In regards to the Owen Patterson situation, would you rather Boris Johnson had stuck by him the whole way, or didn’t support him to begin with?
The actual fact is that the panel that goes in front of is one man. The one man has no remit, his decision is final. He doesn’t have to take witnesses, I’ve seen seventeen witness statements taken that say Patterson didn’t do what he’s been accused of doing. But those statements were not taken, they didn’t have to be taken because the situation was made not to. Quite a large number of Labour candidates have already been brought up on exactly the same situation as Owen Patterson, not one of them have resigned. Usually they go for a month away, and that’s it. And that’s exactly what Owen Patterson was going to do, and they were gonna reform the situation with a proper panel of three or four people in that panel and you have a fair hearing. This wasn’t a fair hearing, it wasn’t even kangaroo court. It was just one decision on one man, end of story.
What do you find in Reform that you havent found in other right-wing parties, including the Conservatives?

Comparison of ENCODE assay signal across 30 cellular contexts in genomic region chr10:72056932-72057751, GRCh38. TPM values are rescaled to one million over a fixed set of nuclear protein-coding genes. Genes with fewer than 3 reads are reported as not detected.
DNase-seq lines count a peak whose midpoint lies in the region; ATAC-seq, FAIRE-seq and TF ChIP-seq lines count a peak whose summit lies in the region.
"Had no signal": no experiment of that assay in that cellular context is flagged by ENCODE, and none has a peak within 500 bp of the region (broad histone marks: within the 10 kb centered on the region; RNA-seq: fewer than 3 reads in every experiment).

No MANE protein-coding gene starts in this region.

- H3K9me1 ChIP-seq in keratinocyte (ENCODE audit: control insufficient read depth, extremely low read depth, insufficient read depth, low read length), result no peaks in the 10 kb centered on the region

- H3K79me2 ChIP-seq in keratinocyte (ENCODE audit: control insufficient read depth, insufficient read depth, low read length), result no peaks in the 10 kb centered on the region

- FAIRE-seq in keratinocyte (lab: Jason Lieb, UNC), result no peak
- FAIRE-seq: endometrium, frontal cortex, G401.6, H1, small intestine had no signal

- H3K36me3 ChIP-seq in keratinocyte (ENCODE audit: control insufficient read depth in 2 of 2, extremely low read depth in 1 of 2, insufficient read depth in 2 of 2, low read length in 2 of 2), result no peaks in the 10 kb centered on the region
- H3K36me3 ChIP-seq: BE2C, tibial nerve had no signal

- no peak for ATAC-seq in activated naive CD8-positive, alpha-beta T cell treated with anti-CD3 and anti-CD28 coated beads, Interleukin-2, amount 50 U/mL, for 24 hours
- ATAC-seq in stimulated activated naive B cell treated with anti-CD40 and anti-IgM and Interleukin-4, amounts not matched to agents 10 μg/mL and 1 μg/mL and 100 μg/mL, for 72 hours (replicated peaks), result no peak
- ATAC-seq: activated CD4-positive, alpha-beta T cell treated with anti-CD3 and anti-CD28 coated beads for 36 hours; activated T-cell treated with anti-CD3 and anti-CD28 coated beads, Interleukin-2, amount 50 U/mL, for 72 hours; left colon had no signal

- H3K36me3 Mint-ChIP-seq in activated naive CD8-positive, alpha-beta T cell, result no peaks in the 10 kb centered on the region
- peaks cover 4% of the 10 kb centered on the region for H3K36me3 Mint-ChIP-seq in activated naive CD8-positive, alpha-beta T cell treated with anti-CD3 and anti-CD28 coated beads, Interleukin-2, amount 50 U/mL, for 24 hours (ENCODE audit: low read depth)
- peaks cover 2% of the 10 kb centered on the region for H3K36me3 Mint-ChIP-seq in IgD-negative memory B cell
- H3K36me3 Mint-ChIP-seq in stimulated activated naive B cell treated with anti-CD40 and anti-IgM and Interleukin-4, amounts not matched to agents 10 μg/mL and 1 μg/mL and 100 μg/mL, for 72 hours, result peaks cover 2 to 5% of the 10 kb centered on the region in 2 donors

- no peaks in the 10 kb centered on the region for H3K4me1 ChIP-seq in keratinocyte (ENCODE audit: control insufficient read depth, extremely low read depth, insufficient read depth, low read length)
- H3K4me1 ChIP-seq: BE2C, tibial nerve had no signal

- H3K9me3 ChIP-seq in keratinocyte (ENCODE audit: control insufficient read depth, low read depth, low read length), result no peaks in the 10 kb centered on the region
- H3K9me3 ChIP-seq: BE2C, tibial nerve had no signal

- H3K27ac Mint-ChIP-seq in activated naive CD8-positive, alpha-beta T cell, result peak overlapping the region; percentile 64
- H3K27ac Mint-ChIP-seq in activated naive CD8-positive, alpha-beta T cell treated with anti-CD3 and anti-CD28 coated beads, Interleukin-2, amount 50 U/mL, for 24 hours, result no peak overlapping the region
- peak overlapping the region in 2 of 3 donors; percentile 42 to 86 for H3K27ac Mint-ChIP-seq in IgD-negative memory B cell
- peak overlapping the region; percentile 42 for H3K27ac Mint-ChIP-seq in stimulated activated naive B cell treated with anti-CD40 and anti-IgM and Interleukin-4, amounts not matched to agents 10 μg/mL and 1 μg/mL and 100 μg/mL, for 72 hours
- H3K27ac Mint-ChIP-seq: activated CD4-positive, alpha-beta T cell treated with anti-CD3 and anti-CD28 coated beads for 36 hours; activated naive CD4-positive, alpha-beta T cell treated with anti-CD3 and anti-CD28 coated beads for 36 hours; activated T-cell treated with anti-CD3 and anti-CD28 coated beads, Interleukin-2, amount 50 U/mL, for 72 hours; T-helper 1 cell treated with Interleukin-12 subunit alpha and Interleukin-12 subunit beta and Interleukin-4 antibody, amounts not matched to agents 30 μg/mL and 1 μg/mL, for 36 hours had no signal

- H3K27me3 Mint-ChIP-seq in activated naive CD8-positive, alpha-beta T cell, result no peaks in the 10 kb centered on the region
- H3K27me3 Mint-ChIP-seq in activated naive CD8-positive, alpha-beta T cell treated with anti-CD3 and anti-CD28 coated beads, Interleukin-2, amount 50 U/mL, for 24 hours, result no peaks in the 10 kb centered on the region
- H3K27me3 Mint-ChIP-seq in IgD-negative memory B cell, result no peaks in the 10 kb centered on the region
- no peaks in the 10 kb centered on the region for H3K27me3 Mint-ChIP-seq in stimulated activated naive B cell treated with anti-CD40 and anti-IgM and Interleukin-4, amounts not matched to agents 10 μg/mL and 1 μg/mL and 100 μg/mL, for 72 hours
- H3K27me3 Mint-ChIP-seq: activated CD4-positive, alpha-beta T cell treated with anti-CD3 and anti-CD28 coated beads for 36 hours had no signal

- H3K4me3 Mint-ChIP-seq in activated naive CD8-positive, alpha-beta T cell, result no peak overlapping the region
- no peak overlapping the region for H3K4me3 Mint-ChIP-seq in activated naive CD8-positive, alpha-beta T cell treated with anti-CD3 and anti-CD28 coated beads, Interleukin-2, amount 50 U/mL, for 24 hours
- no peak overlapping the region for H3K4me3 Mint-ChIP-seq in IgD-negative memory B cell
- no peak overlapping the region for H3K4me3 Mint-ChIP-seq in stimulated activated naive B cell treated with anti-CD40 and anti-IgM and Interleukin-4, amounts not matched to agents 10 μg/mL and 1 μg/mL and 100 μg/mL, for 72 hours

I’ve tried a fresh outlook. I mean, its conservative with a small “c” if you want to go that way, but its new ideas, it’s people moving on ideas that the smaller towns need. Right now, Market Drayton, it’s ignored, and I’m talking for my town, I’m talking for my community and where I live and I will always fight for that. We are just ignored, and we need someone who will listen to us. Owen listened to us, he did a lot of work for us, and Kirsty knows the area, she knows exactly what to do with the farming community and with small businesses. Her family owns a small business, and the infrastructure problems we have with travel. So you need people who will actually understand your problems, and the old Conservative party didn’t understand our problems, or just wanted to ignore it, and ignoring things just doesn’t phase me. When I asked somebody to visit me, at my committee meeting, and it’s the next possible candidate we have, he doesn’t even bother showing up, and he doesn’t even send an apology. I’m sorry but that’s not the kind of chap I want. To be for granted is one thing and ignored is another.
What do you think could bring you back to the Conservative Party, or do you feel like under this premiership, it’s almost ruined the entire essence of the party for you?